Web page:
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Randians and Christian conservatives: Finding common ground

Dr. Mark W. Hendrickson's picture

According to a 1991 Book of the Month Club/Library of Congress survey that asked what book had most influenced their lives, the two top picks by respondents were the Bible and Ayn Rand’s “Atlas Shrugged.” Coincidentally, it was a big week for both Christians and Randians last week. The former are celebrating the resurrection of Jesus Christ; the latter, the long-awaited release of the film version of “Atlas Shrugged” (part one of three).

On the eve of the film’s April 15 release, I was half of a panel discussion on “Atlas Shrugged” at a gathering of young professionals in Pittsburgh. I focused on economic and political themes in Rand’s writings.

As a former socialist who now espouses genuine free-market capitalism (not today’s counterfeit version), I esteem “Atlas Shrugged” as a brilliantly insightful work of politico-economic fiction. Rand’s grim depiction of self-serving political opportunists progressively destroying the economic motor that sustains human life is uncannily accurate, astute, and timely, despite having been written over 50 years ago.

The other speaker at the Pittsburgh event was a very kind, gracious, and bright professor — a philosopher who is an adherent of Rand’s comprehensive philosophy, called “Objectivism.”

For those of you not familiar with it, one of the fundamental tenets of Objectivism is atheism. Consequently, dialogs between Christians and Objectivists are relatively rare, so I am glad to report that the Pittsburgh panel shared by a Christian economist and Objectivist philosopher was friendly and respectful.

We were able to pull it off because we largely stayed away from areas of irreconcilable differences — specifically, beliefs about ultimate causes. Instead, we made common cause in addressing the huge threat to all of us of an aggressive political class bent on demolishing property rights, redistributing wealth, and absorbing the private sector into a centrally planned people’s republic.

This gives me hope that a tactical alliance between Christian conservatives and Objectivists can be forged, since we both seek to reverse the progressive loss of liberty in the United States.

We Christians shouldn’t expect Objectivists to accept the reality of the God that we know as an immanent spirit, but Who does not appear on earth as an objective reality.

Nor should Objectivists expect Christians to accept some materialistic hypothesis about the origin of the visible universe, such as the fantastical “Big Bang” theory — a belief that requires one willfully to overlook the reasonable but problematical question, “Where did the primordial ball of gas come from?”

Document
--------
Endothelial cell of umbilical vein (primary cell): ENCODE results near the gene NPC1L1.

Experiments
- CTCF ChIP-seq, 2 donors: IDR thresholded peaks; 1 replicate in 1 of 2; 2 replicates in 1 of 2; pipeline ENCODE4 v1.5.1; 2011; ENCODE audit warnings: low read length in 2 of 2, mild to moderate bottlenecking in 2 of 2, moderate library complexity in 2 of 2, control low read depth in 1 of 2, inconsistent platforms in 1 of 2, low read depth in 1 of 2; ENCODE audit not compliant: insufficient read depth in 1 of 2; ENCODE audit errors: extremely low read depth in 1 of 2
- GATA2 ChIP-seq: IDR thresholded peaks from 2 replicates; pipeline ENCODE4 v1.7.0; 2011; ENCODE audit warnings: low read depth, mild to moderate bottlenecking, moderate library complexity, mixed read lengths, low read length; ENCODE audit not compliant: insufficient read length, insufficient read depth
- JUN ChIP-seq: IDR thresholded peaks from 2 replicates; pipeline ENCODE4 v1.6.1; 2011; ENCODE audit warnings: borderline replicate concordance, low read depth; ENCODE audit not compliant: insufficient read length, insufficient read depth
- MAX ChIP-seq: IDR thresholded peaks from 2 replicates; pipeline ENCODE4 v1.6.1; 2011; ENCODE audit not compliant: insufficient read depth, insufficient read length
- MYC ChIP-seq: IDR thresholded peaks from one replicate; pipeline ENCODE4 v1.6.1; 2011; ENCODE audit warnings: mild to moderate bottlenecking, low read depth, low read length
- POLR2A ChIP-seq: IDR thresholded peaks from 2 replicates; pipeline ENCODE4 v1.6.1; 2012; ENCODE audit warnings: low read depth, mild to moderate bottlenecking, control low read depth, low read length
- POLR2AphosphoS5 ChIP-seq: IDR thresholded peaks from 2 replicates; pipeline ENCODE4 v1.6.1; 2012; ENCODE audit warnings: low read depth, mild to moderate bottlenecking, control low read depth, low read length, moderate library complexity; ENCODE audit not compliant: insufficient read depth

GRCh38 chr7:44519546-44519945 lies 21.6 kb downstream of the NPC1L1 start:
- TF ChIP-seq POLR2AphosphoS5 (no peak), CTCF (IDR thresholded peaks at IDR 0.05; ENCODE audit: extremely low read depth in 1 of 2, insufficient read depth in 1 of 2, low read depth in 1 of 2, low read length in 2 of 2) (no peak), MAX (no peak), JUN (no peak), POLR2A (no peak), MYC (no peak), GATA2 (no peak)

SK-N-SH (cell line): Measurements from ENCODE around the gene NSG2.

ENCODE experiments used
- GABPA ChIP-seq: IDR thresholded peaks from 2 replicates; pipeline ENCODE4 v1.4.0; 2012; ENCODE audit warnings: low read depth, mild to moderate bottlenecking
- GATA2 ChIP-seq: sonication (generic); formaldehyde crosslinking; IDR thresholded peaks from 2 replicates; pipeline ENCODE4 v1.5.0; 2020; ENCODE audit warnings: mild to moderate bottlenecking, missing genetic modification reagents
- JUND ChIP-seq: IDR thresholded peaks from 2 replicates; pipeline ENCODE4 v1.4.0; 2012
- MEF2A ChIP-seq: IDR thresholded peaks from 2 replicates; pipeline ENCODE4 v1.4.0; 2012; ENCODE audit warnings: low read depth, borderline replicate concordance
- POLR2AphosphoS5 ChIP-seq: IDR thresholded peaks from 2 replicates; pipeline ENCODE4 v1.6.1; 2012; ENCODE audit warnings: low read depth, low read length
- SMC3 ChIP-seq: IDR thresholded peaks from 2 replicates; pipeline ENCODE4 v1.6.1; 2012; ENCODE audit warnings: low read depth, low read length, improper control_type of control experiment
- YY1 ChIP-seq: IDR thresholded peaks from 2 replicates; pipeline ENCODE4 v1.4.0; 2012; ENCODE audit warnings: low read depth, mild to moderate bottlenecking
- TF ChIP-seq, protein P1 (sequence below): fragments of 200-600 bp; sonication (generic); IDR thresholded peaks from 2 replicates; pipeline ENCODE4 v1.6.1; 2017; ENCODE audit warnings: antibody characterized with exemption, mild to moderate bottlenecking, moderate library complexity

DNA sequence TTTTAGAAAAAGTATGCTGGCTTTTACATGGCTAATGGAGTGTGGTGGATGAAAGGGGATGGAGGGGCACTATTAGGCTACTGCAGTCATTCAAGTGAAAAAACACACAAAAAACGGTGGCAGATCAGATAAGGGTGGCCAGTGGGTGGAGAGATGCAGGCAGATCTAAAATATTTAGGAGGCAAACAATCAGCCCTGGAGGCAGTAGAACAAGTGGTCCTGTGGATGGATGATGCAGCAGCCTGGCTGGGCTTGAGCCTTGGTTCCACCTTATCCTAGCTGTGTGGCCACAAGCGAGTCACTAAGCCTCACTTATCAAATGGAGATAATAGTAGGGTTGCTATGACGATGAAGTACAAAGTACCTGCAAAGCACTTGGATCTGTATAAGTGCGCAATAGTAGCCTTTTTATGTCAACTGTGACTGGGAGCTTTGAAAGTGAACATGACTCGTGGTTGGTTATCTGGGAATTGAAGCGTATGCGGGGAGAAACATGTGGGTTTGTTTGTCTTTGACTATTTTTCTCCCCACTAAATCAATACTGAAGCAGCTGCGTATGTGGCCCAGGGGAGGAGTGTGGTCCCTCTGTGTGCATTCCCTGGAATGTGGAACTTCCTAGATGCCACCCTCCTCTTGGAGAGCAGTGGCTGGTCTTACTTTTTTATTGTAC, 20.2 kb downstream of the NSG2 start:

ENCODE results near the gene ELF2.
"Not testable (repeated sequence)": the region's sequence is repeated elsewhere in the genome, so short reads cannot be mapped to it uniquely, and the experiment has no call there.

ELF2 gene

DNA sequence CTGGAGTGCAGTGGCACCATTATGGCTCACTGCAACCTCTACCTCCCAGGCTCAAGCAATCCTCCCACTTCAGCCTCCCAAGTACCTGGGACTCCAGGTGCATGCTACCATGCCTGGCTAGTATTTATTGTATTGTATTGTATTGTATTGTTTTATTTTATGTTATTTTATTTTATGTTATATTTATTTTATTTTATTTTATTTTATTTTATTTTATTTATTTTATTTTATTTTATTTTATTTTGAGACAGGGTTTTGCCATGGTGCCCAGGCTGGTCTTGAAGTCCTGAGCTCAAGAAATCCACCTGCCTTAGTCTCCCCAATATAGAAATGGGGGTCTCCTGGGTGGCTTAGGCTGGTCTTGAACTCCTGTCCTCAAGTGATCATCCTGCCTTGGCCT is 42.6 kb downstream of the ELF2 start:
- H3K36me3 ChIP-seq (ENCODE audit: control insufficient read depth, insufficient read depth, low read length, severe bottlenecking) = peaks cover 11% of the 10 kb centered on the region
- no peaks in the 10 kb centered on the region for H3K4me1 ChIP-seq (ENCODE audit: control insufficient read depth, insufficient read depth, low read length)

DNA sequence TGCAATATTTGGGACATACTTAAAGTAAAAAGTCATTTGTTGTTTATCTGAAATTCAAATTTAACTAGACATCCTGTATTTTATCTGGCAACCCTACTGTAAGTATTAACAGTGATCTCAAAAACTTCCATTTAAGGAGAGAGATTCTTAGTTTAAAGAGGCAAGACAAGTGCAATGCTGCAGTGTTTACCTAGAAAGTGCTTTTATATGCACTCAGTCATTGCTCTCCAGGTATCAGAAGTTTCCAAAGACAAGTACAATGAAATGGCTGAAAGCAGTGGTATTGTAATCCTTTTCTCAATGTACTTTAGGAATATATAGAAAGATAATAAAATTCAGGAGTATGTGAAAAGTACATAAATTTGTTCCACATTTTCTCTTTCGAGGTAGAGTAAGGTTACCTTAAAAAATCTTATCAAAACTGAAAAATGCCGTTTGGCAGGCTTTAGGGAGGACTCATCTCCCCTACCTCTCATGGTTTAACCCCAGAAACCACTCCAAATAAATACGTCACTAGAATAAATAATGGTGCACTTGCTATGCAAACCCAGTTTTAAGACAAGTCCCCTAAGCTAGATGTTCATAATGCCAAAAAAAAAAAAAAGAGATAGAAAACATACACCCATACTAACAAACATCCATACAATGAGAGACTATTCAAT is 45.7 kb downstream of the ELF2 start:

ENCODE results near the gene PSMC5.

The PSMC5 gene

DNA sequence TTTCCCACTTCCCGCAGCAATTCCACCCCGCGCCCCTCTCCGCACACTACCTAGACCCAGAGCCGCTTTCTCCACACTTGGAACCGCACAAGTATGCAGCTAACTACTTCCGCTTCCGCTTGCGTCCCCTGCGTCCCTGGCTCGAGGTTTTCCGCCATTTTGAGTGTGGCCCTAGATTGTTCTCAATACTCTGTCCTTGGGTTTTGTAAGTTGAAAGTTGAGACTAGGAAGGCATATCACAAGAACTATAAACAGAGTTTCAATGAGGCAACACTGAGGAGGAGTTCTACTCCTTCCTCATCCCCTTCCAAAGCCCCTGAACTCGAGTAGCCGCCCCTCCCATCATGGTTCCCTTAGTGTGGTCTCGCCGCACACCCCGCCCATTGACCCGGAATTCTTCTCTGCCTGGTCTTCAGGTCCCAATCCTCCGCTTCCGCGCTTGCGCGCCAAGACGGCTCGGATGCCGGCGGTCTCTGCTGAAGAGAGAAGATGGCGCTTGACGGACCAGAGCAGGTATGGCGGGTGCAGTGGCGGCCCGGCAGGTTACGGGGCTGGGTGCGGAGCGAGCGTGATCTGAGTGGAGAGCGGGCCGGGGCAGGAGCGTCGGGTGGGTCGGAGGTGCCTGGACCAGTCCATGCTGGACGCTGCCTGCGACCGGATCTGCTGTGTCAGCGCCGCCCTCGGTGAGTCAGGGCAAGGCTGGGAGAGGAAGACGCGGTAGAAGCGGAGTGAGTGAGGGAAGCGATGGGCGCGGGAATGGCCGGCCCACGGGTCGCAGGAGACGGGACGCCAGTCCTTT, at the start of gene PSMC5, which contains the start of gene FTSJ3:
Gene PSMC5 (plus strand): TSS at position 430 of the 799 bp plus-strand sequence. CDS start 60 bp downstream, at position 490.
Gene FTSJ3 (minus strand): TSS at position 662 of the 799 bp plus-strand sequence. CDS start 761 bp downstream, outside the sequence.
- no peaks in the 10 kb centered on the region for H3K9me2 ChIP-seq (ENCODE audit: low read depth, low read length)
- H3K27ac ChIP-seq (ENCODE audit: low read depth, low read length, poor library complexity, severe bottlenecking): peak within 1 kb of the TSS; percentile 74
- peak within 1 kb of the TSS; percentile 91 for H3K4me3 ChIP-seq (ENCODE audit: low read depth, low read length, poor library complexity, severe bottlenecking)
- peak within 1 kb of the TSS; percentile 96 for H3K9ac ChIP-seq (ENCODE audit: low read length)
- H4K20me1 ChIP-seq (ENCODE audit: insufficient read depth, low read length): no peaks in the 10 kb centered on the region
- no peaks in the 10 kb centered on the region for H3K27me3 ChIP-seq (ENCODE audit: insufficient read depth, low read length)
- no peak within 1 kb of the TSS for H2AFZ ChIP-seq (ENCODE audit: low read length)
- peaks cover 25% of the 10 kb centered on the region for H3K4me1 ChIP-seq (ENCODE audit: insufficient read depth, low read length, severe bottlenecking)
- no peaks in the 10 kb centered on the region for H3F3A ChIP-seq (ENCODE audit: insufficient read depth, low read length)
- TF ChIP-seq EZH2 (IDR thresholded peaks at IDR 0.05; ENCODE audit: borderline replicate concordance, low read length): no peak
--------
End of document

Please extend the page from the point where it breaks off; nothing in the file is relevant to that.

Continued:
We Americans have a long and proud history of overlooking religious differences while collaborating to produce a more prosperous society. What one believes about God or how one conceives of ultimate causation cannot be enforced by government. It is a matter of what the Puritans called “liberty of conscience.” How Americans treat each other, by contrast, is inevitably a public matter. A society must hammer out rules for what is and is not permissible in how we interact with each other.

Commonly shared ethical principles form the basis for our Constitution and laws. Christians who correctly understand the Bible’s teachings about private property unite with Randians in believing that every individual’s property rights should be inviolable. Rand’s statements in “Atlas Shrugged” about the legitimate sphere of government power are virtually indistinguishable from certain principles expressed in the Declaration of Independence.

For the time being, let’s set aside our differences. The problematical relationship of Christians and Objectivists reminds me of the friction that so often divides economic conservatives and libertarians, limited-government classical liberals and anarcho-capitalists. All of these believe that government is far too big today.

Yet they waste far too much energy quarreling with each other when they could expend that energy far more productively in working to roll back Big Government. Their mutual priority should be to get rid of 75 percent of the federal leviathan. Then, after having achieved that much freer and more prosperous state of affairs, have a royal donnybrook to decide what to do about the remaining 25 percent of Uncle Sam.

Similarly, I see conservative Christians and Objectivists as potential allies in the “good fight” for smaller government and a restoration of individual rights, united by a commonality of ethics.

In the short run, there is an immediate, desperate need to pry government’s grip off of our country’s economic windpipe before it chokes us into serfdom; in the long run, metaphysical questions about ultimate reality, the creative force, and accountability may be the most important.

But, let’s first make common cause to thwart those whom Rand dubs “looters” and “cannibals” — those who are bleeding our wealth and devouring our rights. Later, in a United States liberated from suffocating government, there will be a more advantageous time for interested parties to have a knockdown, drag-out debate about God and creation.

America’s Christian Founding Fathers and the 20th-century immigrant Ayn Rand both deeply loved the United States of America. May those who walk in their respective footsteps today also love the United States enough to forge an alliance, not of convenience but of necessity, to rescue our country from her destroyers and to resurrect liberty and restore our fundamental rights.

[Dr. Mark W. Hendrickson is an adjunct faculty member, economist, and fellow for economic and social policy with The Center for Vision & Values (www.VisionAndValues.org) at Grove City (Penn.) College.]

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